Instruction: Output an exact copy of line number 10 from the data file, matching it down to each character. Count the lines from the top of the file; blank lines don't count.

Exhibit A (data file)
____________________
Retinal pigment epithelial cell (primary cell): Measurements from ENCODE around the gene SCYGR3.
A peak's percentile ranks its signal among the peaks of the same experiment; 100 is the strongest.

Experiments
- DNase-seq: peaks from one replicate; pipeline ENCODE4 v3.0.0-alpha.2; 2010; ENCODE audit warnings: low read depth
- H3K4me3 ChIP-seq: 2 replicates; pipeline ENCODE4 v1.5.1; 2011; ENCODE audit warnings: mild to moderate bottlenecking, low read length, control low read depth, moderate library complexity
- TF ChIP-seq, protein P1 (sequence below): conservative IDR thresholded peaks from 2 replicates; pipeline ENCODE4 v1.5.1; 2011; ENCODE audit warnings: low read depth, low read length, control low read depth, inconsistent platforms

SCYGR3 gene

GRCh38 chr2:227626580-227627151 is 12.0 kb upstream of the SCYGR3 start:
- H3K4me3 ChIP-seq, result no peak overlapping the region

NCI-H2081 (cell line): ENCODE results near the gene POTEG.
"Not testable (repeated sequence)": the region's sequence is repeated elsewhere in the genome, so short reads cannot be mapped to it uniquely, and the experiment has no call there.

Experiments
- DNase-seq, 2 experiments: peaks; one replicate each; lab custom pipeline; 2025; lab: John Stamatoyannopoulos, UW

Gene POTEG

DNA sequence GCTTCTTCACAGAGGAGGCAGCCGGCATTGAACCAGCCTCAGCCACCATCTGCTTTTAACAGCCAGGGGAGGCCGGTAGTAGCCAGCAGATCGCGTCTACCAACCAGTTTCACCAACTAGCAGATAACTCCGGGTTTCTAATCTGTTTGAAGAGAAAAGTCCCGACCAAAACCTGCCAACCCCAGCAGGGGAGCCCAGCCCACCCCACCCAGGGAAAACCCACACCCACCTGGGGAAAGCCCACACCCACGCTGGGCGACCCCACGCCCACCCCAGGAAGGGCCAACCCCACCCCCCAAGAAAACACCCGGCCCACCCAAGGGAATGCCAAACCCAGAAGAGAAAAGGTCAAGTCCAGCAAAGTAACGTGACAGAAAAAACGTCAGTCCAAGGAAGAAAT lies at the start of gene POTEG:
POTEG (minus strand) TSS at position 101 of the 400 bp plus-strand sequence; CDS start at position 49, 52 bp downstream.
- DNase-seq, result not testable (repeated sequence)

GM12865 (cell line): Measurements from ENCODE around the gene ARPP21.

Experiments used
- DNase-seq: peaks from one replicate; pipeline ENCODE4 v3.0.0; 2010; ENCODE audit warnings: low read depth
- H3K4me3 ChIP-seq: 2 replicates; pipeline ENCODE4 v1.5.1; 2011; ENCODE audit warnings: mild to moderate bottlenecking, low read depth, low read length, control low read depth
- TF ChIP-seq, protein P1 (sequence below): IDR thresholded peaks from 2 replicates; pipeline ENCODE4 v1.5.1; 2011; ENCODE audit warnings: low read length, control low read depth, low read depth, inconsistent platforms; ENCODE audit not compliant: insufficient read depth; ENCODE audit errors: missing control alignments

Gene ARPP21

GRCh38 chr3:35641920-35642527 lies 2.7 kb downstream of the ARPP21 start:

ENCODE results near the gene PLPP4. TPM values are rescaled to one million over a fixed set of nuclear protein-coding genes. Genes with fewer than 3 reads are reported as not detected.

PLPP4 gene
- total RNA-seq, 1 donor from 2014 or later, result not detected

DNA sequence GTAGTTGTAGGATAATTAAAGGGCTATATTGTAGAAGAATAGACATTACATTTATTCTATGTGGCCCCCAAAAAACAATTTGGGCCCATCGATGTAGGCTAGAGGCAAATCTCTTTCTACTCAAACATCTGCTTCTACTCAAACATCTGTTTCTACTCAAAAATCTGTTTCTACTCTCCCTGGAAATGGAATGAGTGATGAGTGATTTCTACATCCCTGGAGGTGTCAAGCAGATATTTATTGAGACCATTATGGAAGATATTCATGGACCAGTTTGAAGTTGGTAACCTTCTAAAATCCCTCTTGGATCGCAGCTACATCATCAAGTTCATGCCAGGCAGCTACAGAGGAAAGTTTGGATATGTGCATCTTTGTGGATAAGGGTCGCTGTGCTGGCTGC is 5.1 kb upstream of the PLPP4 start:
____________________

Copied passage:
NCI-H2081 (cell line): ENCODE results near the gene POTEG.